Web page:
|Game Length||We’ll get a couple of games in before bedtime||Provided everyone knows how to play, this should be about 40-60 minutes.|
|Setup Time||Minutes||The bulk of the time is spent separating out the different decks. The box comes with some nice dividers for the Character, Lineage and Domain decks, but nothing for the individual decks. I’ve tried using the selection process using just the skill cards, but then there’s sifting through trying to find the relevant decks picked. I may need to make my own dividers to make this easier.|
The main issue with this game is the demonic theme which will limit who will actually play this with me. I know many of you will scoff at this or not even think this is a thing, but for some, this is a real problem.
Apart from that, this game plays a bit like Smash Up, with the similar deck mixing mechanic and battleground break point goal but with a much better focus on the combat. The Omen token mechanic makes for some interesting extra strategy choices where a player may play a weaker minion purely to increase their Omen stash. The order of battle turns on the battleground also keeps players thinking about what should go where, and when.
As I’ve mentioned above, the artwork isn’t to my taste, but I can look past it to enjoy the simplicity and complexity of the game.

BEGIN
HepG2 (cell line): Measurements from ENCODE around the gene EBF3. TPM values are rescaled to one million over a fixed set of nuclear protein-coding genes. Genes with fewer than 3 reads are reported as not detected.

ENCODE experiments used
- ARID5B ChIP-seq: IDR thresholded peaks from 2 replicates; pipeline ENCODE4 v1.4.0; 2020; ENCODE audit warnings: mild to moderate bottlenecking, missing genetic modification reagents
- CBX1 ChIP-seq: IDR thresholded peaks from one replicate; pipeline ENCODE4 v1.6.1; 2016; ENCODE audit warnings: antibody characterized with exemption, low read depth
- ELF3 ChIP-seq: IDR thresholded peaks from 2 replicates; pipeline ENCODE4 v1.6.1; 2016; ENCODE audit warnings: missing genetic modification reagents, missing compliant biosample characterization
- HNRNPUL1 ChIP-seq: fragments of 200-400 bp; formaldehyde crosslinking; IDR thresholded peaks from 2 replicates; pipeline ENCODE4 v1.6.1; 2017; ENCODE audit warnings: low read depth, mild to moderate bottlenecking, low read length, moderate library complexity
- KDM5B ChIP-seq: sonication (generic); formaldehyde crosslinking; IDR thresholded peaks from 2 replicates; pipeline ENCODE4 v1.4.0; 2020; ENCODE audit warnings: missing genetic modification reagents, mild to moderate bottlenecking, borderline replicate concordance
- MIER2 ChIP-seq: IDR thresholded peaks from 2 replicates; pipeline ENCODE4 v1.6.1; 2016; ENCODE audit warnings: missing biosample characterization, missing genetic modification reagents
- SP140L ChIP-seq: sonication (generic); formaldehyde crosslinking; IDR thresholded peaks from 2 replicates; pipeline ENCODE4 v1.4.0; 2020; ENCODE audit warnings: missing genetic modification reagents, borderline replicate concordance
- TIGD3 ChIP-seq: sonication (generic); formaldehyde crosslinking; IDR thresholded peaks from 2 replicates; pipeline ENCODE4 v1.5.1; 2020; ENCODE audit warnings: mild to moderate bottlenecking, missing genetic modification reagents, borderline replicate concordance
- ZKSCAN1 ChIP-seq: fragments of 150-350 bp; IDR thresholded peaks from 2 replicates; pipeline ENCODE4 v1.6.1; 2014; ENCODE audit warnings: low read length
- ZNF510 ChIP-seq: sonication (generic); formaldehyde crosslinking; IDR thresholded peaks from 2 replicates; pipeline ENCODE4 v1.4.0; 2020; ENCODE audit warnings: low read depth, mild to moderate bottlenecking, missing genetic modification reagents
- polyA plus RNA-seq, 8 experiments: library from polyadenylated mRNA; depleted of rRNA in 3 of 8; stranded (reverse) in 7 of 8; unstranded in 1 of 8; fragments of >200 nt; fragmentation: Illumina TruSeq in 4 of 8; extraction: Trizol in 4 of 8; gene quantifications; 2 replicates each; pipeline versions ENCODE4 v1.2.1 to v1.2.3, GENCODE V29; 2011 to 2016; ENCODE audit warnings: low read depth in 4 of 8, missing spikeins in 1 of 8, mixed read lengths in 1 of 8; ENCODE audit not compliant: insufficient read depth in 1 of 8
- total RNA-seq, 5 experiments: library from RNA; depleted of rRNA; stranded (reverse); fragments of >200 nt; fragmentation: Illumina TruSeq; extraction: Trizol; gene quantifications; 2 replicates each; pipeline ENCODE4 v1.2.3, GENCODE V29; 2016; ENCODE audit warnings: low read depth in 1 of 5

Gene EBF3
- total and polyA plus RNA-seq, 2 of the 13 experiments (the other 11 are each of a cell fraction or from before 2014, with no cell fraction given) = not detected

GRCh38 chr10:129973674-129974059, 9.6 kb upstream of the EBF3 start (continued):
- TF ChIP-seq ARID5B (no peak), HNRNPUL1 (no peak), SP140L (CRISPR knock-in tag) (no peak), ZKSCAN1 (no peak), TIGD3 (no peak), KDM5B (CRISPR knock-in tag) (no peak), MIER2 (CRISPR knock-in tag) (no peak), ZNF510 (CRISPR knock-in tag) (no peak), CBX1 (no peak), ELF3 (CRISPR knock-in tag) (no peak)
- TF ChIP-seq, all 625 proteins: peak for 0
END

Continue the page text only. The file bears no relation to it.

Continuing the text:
I feel it’s a stronger game as a two-player, but am grateful for the adaptation to accommodate extra players. I’m glad I got it with the extras and will keenly keep an eye out for more.
Final Verdict: Add this to your collection!
These came with the Kickstarter but will probably be available as expansions too:
Each of the Character Packs comes with a deck of 10 cards, a Character Skill card and an Avatar Standee. The bases are small but can be swapped out for the extras supplied in the base game.
The reverse of the player boards features an Egyptian theme – they play exactly the same regardless, but three matching battlefields were made available. I declined having spent enough, but I’ve heard they don’t fit too well in the box.
3 Egyptian Battlefields with red cuboids.
This is it, the final games night in Bedford. I expected a large turn-out for an emotional send-off.
DA popped over from across the road (quickly too – it’s jolly cold out there).
To kick off the evening while waiting for anyone else we played
by White Wizard Games
We played without characters this time.
In the first game, MC acquired a large number of Outposts and became pretty much invulnerable. DA fell to a hit of 37 points of damage.
The second game was quicker, with MC this time generating a powerful synergy with the Machine Cult and obliterating DA with ease.
By this time we realised no one else was going to make an appearance.
by Space Cowboys
We found that with the strongholds in play, we reserved a lot more cards than usual. I’m very eager to see how this plays out with 3 or 4 players.
DA won that game 17 to 13 by getting 2 nobles in quick succession.
Round two was without any expansions.
This was a much closer game with DA achieving the 15 points needed and MC on 13 points with a 2-point finishing move. Victory goes to DA for getting 15 points first.
This time it was a very close game, with both players being whittled down to 3 points apiece. DA then struck with 2 points of damage. MC responded with the killing attack with 13 points of damage. Brilliant stuff.
And that is that.
Thank you so much to all the players over last decade; be they regular, sporadic, one-off or full of intentions but never made it. This club would not be what is without you.
Of course, if you ever find yourselves in Aylesbury…